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The biomass and activity of bacteria in the sediments of Marion Lake, British Columbia Perry, E. A.

Abstract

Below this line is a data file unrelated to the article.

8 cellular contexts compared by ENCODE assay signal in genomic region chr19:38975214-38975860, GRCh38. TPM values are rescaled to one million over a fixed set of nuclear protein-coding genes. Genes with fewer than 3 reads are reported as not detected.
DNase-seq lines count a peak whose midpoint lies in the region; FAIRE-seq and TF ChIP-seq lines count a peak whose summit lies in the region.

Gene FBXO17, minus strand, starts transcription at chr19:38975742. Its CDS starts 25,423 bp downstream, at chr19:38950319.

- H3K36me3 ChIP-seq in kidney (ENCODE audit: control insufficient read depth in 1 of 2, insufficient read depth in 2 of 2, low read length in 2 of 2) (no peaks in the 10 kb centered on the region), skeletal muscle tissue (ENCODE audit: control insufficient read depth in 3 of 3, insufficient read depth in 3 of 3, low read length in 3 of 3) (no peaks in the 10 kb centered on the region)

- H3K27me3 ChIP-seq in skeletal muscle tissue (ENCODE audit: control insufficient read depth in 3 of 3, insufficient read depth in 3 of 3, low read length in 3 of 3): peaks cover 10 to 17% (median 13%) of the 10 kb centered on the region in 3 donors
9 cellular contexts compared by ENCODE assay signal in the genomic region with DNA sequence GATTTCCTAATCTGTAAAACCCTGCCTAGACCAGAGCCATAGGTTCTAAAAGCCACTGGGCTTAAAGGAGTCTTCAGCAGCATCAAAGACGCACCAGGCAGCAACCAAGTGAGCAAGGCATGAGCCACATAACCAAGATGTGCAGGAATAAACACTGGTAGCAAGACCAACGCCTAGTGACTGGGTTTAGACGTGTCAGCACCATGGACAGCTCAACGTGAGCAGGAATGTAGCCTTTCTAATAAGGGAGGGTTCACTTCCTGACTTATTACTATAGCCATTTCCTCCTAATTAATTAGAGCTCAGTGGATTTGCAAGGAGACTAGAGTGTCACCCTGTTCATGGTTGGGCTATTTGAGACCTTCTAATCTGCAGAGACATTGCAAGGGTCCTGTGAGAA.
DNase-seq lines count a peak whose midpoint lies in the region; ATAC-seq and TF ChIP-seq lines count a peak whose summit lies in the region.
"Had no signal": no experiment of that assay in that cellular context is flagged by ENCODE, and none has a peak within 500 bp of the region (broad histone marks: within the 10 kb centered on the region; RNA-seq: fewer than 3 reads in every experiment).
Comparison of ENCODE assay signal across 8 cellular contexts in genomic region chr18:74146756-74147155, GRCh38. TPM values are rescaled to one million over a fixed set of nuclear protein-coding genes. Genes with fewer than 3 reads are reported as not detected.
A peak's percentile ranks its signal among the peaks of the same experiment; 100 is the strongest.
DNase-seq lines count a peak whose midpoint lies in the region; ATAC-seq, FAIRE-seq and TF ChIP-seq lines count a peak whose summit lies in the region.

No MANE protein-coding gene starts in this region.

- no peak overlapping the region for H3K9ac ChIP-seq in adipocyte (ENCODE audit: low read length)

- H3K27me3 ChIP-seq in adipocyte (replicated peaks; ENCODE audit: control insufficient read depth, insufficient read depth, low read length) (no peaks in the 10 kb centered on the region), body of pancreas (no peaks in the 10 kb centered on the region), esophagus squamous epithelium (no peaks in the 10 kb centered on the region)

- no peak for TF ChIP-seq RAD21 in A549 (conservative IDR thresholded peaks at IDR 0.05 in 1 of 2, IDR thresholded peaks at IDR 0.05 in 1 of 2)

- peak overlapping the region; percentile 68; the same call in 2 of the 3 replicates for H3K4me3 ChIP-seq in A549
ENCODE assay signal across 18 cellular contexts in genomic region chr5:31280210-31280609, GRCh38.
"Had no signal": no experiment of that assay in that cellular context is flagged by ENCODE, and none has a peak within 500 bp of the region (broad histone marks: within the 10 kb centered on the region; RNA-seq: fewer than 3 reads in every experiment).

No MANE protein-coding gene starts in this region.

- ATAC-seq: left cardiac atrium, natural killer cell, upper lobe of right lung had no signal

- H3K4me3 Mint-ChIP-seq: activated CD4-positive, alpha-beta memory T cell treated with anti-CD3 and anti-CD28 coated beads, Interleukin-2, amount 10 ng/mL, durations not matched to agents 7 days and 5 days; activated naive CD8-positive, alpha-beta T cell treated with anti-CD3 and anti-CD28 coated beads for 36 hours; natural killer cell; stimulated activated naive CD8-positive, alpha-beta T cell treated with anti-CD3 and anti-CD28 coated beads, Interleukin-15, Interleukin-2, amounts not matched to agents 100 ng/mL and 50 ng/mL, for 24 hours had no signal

Two biomass indicators (direct counts and ATP analysis) and two activity estimators (glucose uptake and dehydrogenase activity) were used to study the bacteria at 1 m water depth in Marlon Lake sediments. Direct count-biomass estimates for bacteria averaged 0.6l gC/m², were high in summer, declined rapidly in fall, then increased during the winter. Microorganisms less than approximately 30 μm diameter had a mean biomass of 1.28 gC/m² as measured by ATP analysis. Seasonal variations in this figure paralleled changes in the algal population, although algal contributions to the microbial biomass were less than 50 per cent. ATP analysis was also used to estimate the biomass of the sediment community, excluding animals greater than approximately 5 mm in length. The mean community biomass was 4.69 gC/m². Comparison of ATP data with enumeration data obtained by others, suggests that ATP is a good biomass indicator, except when cellular ATP levels are changed in reaction to biotic or abiotic environmental factors. It is proposed that, in situations such as intense grazing or rapid Increases or decreases in temperature, ATP measurements reflect not only biomass but also activity. At such times ATP-biomass data may Indicate biomass potential, or the capacity of the population to maintain its biomass under abnormally high rates of loss. Dehydrogenase activity, or respiratory potential, of the sediment bacteria was assayed using trlphenyl tetrazolium chloride. The estimate for annual rate of carbon loss as CO2 from the bacterial population (19.3 g C/m²•year), was almost identical to previously reported data obtained by measuring oxygen consumption in normal and antibiotic-treated sediment cores. Uptake of ¹⁴C-glucose was determined in mixed, diluted sediments. The maximum uptake rate (9.6 g C/m².year), natural uptake rate (5.3 S C/m².year) and the natural turnover time (0.31 h) were similar to previous data for these sediments. This suggests that, at least in terms of function, the bacterial population is quite stable from year to year. Biomass and activity of the Marion Lake sediment bacteria were found to be in phase in late spring through early fall, but activity remained low in winter despite Increases in the microbial biomass, and increased much more rapidly than biomass in early spring. The dynamics of the bacterial population are discussed in terms of these relationships. The size of the algal and bacterial populations and organic matter reservoirs, and the flux rates for carbon between these compartments are summarized.

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